Deconvolving climatic and non-climatic controls on Holocene glacier and ecological change on Baffin Island, Arctic Canada
PhD: University of Colorado Boulder, 2019.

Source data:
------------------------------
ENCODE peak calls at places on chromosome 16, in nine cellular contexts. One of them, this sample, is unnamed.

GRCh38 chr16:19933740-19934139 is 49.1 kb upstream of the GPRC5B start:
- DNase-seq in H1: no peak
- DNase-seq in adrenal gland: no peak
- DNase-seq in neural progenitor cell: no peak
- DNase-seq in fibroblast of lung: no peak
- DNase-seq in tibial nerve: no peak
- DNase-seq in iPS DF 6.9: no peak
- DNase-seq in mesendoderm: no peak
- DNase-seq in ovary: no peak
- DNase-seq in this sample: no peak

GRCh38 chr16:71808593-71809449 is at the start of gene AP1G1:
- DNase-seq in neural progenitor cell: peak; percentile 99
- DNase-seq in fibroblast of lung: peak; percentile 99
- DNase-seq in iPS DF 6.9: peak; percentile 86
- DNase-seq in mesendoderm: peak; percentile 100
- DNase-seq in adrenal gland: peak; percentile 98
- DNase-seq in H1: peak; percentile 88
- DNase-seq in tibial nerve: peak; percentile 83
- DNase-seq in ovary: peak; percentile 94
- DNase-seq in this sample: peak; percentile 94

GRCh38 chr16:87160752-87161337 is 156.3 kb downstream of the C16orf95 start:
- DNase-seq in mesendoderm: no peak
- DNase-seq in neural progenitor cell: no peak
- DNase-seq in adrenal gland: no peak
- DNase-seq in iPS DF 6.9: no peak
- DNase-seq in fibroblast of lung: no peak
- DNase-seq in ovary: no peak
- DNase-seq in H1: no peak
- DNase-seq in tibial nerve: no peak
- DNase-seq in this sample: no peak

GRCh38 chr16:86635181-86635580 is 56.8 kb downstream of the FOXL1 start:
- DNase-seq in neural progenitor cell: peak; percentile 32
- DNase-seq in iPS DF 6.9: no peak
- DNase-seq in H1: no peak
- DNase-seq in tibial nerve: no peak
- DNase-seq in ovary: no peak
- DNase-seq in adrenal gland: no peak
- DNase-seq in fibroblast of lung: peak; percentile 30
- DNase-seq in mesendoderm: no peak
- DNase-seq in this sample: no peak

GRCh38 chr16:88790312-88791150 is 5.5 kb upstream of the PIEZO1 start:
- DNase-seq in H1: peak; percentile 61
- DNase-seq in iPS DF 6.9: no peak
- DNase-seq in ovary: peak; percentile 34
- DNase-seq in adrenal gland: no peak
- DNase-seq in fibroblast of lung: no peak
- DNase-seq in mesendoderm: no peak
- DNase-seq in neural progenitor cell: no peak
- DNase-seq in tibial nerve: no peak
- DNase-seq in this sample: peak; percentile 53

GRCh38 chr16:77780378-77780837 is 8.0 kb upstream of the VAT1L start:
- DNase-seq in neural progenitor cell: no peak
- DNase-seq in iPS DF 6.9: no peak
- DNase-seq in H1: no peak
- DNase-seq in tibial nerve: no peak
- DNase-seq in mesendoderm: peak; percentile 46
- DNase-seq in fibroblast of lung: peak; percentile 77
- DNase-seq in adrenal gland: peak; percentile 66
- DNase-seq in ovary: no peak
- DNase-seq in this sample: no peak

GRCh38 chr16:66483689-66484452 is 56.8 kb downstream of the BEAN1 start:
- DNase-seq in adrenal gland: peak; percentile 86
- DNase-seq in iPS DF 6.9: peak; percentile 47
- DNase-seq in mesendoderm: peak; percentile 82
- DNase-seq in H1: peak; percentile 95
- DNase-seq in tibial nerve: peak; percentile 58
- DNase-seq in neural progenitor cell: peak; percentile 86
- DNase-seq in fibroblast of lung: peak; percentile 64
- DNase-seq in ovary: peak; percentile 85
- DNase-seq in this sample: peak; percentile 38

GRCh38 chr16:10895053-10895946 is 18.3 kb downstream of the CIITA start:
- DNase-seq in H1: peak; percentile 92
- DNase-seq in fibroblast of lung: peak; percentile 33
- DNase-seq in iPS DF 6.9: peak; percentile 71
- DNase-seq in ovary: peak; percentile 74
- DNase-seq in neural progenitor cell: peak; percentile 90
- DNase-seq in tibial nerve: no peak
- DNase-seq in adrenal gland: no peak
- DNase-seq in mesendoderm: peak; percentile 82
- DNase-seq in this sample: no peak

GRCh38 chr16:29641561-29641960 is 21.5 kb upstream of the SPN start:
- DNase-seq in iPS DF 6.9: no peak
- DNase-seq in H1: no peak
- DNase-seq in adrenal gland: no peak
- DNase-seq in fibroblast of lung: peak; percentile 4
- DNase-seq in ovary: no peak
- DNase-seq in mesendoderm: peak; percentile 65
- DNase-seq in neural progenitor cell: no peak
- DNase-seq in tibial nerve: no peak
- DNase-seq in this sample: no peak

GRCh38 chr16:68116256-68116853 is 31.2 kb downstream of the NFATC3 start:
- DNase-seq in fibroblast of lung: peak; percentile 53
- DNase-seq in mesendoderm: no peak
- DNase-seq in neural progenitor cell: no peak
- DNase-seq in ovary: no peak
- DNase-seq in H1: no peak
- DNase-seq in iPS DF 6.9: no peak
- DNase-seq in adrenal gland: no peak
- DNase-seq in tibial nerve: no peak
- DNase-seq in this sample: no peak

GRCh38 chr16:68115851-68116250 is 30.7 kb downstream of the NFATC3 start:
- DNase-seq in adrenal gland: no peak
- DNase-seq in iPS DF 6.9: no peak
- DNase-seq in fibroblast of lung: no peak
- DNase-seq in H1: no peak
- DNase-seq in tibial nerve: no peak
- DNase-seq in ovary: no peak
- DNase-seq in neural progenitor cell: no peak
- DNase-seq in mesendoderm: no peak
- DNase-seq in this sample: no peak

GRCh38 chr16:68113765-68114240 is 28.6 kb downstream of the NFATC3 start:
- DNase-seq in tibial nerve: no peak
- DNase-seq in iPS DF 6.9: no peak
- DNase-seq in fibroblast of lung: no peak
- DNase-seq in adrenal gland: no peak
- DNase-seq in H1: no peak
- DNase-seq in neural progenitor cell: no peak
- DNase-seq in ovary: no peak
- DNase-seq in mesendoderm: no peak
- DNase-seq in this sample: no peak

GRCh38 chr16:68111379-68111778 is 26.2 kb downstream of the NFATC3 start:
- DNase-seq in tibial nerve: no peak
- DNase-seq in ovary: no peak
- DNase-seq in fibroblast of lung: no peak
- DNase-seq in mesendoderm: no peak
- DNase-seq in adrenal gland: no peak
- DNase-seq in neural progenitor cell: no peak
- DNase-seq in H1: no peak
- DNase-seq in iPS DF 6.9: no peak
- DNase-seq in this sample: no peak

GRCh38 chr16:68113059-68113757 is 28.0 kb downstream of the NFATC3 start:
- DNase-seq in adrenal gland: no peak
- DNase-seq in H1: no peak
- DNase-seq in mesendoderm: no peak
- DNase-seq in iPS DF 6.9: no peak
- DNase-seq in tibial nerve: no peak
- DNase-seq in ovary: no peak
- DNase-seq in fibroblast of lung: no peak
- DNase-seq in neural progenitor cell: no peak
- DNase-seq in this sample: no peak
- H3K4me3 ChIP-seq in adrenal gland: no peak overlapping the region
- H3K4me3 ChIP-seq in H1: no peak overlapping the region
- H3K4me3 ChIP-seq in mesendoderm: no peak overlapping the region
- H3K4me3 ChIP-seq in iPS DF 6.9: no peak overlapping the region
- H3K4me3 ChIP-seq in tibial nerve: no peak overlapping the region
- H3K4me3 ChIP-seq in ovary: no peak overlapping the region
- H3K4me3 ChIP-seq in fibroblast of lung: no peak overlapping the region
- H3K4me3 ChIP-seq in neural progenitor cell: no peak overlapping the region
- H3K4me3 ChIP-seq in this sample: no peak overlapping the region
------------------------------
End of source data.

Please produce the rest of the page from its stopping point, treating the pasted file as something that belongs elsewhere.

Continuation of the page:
The Arctic is warming at double the rate of the rest of the planet. Pronounced warming is causing dramatic changes in glacier extent and tundra ecosystems, which in turn contribute to positive feedbacks that further amplify climate change. In this dissertation, I look to the geologic record to critically assess how climate variability, as well as non-climatic factors, drove changes in the cryosphere and biosphere on Baffin Island, Arctic Canada, over the last ~10,000 years. Baffin Island is an ideal setting to investigate high-amplitude Arctic paleoenvironmental changes because 1) it is the locus of inception and final demise for the climatically-important Laurentide Ice Sheet; 2) it hosts a multitude of extant (and paleo-) glaciers and ice caps that respond sensitively to climate change; and 3) pristine lakes across the island contain continuous, datable sedimentary records of paleoclimate and paleoenvironmental change. The paleo perspective generated by this research provides important constraints on the rates and mechanisms of expected future environmental change across Arctic landscapes. In order to investigate past glacier activity, I use cosmogenic 10Be to date moraines that were deposited on Baffin Island during the Holocene. In Chapter 2, 10Be ages on Neoglacial moraine complexes indicate that late Holocene cooling likely initiated glacier expansion before 5 ka. However, a spread in exposure ages suggests that post-depositional moraine degradation limits the precision of exposure dating in such settings. Numerical modeling offers additional insights into the glacial and geomorphic processes involved in the formation and evolution of ice-cored moraines. In chapter 3, I examine the glacial response to abrupt cooling during the otherwise warm early Holocene. Four moraines on eastern Baffin Island were deposited around the time of known cooling events centered on 9.3 and 8.2 ka, which were likely driven by disruptions to the Atlantic Ocean overturning circulation. I further examine the role of Baffin Bay sea surface conditions and the potential for a mechanical adjustment of tributary glacier profiles during regional deglaciation to contribute to short-lived early Holocene glacier advances. To further our understanding of the links between climate and ecosystems, I then investigate tundra vegetation changes through the Holocene using ancient DNA extracted from lake sediment cores (sedaDNA). In Chapter 4, I assess the performance of this emerging technique in two Baffin Island lake sediment records that span the last ~7 ka and 12 ka, respectively. Metabarcoding using two genetic markers for plants reveals dynamic tundra communities at both sites. These results confirm that sedaDNA is sourced locally and is more reliable than traditional pollen-based approaches for determining the presence/absence of certain woody shrubs at high latitudes. In chapter 5, I combine a sedaDNA record from southern Baffin Island with a biomarker-based paleotemperature reconstruction to investigate postglacial landscape development. This combination of molecular proxies provides tight constraints on the colonization timing of dwarf birch and highlights a previously unrecognized migration lag relative to local deglaciation and warmest temperatures of the Holocene. Taken together, this research offers numerous valuable insights into how key features of the Arctic system, including mountain glaciers and tundra ecosystems, respond nonlinearly to climate variability on a variety of timescales, with clear implications for a changing Arctic today.